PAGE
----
The typical attack is very characteristic. It consists of an intense headache, usually situated over one or other eye. The headache is usually preceded by a feeling of sickness and blurring of sight. In some cases this disturbance of sight takes the form of bright lights: the so-called aura of migraine. The majority of attacks are accompanied by vomiting. The duration of the headache varies, but in the more severe cases the victim is usually confined to bed for twenty-four hours.

Hay Fever

Hay fever, otherwise known as SUMMER CATARRH, and in America as AUTUMN CATARRH, means allergic condition of the mucous membranes of the eyes, nose and air passages, which year after year affects certain individuals during the summer and early autumn.


Hay fever is an allergic reaction in individuals who are hypersensitive to the pollens of grasses, weeds or trees. This explains the seasonal distribution of the disease.

The tendency to develop hay fever runs in certain families. What is inherited in these families is what might be described as an allergic constitution. Only some members of these families will develop hay fever, whilst others may develop other allergic manifestations, such as asthma, eczema, or food allergy.

The age of onset ranges from infancy to the 60’s but is most common in late adolescence. Spontaneous cures are not uncommon, but there may be a remission later in life.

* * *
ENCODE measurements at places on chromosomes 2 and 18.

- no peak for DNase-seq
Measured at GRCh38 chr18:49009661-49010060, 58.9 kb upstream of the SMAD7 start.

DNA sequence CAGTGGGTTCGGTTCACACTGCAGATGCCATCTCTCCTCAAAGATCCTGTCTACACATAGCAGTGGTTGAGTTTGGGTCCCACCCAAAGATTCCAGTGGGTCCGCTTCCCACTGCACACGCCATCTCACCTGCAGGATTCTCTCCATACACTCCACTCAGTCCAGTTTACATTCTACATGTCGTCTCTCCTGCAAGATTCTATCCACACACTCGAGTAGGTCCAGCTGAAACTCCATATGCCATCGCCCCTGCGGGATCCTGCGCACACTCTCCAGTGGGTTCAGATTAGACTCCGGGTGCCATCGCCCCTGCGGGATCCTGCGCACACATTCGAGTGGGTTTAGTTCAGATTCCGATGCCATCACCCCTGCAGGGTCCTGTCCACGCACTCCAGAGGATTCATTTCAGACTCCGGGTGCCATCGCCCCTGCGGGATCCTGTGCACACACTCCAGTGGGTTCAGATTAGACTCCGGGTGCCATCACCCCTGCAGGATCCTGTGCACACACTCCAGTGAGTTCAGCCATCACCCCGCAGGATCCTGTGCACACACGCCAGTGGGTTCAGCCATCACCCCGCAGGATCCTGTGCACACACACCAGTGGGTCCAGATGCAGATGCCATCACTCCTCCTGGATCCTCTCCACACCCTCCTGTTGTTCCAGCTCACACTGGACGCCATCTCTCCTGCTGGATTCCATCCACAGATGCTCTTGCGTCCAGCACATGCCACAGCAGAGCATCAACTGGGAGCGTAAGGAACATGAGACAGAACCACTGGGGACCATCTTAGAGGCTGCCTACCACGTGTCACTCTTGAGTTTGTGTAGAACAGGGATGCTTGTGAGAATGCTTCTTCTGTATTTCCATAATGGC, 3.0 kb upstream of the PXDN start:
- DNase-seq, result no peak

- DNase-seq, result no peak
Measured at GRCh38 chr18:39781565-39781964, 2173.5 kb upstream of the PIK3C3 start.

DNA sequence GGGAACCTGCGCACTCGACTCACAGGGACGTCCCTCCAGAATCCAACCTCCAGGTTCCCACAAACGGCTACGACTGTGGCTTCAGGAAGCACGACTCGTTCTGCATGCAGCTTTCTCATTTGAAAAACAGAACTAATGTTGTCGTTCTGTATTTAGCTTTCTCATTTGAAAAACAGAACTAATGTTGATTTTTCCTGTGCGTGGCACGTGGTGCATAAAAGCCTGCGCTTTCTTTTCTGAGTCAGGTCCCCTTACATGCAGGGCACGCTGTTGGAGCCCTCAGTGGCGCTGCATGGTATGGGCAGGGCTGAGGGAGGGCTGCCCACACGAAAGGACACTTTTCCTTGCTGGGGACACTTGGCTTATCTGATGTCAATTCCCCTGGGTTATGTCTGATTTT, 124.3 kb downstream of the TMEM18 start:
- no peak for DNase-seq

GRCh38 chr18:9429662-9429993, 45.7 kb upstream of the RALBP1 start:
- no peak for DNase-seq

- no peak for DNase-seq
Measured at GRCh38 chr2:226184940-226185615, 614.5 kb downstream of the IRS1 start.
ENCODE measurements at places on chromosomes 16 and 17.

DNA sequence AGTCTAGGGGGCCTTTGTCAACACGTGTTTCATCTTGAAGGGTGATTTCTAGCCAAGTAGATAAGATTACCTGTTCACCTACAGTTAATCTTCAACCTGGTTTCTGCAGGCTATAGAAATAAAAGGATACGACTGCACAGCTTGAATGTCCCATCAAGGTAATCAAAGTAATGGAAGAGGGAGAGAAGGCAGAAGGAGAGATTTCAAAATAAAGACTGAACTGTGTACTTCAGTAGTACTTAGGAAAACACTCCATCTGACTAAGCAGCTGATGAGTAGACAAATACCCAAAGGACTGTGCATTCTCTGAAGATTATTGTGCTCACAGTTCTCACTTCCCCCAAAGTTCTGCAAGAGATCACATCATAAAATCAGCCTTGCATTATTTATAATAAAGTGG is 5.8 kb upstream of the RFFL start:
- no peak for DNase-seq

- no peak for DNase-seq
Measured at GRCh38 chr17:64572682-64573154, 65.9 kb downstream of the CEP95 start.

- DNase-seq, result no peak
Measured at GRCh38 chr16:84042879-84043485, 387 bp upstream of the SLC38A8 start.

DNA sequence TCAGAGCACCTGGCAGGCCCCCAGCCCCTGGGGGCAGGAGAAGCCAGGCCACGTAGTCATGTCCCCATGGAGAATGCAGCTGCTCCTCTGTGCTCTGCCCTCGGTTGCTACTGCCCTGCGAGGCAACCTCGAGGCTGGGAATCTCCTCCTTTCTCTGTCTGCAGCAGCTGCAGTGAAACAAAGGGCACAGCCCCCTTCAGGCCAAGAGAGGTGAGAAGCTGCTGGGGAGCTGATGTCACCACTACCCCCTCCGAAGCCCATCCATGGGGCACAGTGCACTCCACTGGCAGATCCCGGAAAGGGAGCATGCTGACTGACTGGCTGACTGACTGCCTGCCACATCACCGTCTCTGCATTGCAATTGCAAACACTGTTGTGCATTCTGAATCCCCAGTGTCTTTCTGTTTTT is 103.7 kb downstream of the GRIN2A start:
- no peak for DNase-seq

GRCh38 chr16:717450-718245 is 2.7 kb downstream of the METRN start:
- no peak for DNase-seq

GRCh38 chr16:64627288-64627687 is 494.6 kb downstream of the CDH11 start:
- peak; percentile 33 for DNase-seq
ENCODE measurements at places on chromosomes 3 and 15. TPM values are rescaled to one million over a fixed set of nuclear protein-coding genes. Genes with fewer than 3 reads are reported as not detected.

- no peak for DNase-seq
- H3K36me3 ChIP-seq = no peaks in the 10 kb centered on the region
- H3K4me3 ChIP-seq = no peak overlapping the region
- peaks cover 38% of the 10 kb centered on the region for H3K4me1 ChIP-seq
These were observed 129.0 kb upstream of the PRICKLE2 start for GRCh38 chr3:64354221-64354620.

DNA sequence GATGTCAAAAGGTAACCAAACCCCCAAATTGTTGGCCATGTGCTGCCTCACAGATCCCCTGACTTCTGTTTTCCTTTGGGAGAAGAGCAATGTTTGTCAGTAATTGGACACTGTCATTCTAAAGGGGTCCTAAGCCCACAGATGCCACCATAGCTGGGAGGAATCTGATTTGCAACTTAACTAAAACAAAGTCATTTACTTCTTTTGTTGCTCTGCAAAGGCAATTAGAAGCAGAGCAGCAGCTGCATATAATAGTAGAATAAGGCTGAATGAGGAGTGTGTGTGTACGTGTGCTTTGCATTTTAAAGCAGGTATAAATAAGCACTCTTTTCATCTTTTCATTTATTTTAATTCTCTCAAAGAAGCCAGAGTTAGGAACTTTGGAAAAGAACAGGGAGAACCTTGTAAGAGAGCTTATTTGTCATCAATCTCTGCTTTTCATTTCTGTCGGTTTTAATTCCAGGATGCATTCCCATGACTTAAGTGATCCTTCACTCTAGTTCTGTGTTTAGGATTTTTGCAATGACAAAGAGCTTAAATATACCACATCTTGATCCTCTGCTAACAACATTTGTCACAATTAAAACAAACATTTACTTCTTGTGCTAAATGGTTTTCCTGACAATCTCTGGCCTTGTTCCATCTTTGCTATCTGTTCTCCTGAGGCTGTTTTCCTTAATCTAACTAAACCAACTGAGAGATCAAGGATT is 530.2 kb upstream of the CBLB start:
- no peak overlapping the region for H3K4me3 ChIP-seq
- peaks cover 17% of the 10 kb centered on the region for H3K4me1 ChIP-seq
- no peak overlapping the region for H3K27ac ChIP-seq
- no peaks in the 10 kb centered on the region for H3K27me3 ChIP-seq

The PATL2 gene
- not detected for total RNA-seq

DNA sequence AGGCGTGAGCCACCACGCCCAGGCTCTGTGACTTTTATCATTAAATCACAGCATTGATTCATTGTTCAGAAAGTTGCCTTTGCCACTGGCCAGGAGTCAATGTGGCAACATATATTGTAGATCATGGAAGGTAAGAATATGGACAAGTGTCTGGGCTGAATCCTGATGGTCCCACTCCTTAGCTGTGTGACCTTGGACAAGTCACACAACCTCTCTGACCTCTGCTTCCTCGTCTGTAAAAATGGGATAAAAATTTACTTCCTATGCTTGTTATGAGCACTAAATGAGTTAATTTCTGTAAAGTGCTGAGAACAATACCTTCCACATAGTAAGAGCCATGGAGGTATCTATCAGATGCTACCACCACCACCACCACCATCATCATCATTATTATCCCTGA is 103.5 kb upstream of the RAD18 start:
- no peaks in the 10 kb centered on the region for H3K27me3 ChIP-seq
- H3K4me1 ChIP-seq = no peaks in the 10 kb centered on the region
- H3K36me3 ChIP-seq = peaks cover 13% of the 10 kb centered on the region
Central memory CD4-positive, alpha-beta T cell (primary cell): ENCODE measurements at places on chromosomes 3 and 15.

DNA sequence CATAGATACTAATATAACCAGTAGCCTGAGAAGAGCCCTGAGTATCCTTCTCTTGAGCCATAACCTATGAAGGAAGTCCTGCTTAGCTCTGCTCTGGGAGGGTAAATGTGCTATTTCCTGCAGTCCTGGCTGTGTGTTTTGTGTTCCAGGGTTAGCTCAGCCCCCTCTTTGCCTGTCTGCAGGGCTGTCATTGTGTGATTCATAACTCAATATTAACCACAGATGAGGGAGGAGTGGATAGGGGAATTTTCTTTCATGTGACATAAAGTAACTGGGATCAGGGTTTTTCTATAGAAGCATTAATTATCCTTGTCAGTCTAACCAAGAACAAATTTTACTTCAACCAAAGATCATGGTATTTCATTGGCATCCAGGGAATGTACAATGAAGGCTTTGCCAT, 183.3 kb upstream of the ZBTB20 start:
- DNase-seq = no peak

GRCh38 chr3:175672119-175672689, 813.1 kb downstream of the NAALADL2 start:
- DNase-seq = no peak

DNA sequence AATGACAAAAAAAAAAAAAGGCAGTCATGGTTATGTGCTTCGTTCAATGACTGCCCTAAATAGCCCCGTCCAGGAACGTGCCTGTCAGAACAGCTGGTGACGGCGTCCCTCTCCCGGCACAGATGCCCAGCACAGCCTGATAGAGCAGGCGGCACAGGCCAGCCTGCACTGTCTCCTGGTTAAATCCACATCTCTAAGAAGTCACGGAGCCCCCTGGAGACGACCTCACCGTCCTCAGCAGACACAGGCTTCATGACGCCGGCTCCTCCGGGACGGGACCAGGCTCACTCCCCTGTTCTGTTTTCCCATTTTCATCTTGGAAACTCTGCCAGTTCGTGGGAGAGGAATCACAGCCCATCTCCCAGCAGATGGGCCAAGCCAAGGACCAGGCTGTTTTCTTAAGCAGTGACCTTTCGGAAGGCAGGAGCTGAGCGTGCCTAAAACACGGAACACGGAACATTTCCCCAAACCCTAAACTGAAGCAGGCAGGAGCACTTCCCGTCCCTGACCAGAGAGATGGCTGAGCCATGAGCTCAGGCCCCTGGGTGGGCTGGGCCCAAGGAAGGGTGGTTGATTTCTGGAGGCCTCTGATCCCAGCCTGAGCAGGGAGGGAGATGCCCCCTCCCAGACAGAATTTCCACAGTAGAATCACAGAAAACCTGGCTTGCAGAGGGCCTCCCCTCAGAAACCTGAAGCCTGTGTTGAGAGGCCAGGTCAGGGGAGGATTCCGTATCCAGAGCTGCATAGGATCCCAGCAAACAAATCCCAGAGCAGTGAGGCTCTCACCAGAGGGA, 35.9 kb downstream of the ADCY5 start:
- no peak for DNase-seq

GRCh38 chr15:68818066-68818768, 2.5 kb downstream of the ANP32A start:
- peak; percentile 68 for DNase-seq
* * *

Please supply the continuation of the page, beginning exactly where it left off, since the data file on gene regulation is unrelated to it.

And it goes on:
Hay fever recurs with regularity during the summer months in those susceptible to it. It begins with an itching of the eyes and nose, followed by symptoms of a severe cold or influenza, such as headache, violent sneezing, and profuse watery discharge from the eyes and nose, together with dry, hard cough, and occasionally severe asthmatic paroxysms.


Sciatica means pain in the distribution of the sciatica nerve. It is often accompanied by pain in the back, or lumbago.

It may be due to a number of causes, such as a tumour in the spine or spinal colums, tuberculosis of the spine, ankylosing spondylitis or a tumour in one of the organs in the pelvis such as a uterus. In the vast majority of cases, however, it is due to a prolapsed intervertebral disc pressing on one or more of the nerve roots issuing from the lower part of the spinal cord that make up the sciatic nerve. The precise distribution of the pain will thus depend on which of the nerve roots are affected.


As a rule, the pain is felt in the buttock, the back of the thigh and the outside and front of the leg, sometimes extending on to the top of the foot. In other cases the pain is felt in the buttock, the back of the thigh and the calf, and then along the outer border of the foot towards the little toe. What probably happens is that degenerative changes take place in the annulus fibrosis. Ultimately this ruptures, either as a result of some special strain such as is induced by heavy lifting, or spontaneously. The cushioning disc between the two neighbouring vertebral bodies slips through the rent in a annulus fibrosus, and presses on the neighbouring roots, thus causing the pain.

The condition usually occurs in adults in adults under the age of 60. The pain may come on suddenly when the person concerned is undertaking some unusual effort, such as heavy lifting, and may be so severe that the victim faints and, when he comes to, he may be locked in one position. More commonly it comes on gradually and keeps recurring over long periods of time. In these cases the amount of pain varies tremendously: from little more than a recurrent nuisance to a pain of almost unbearable intensity.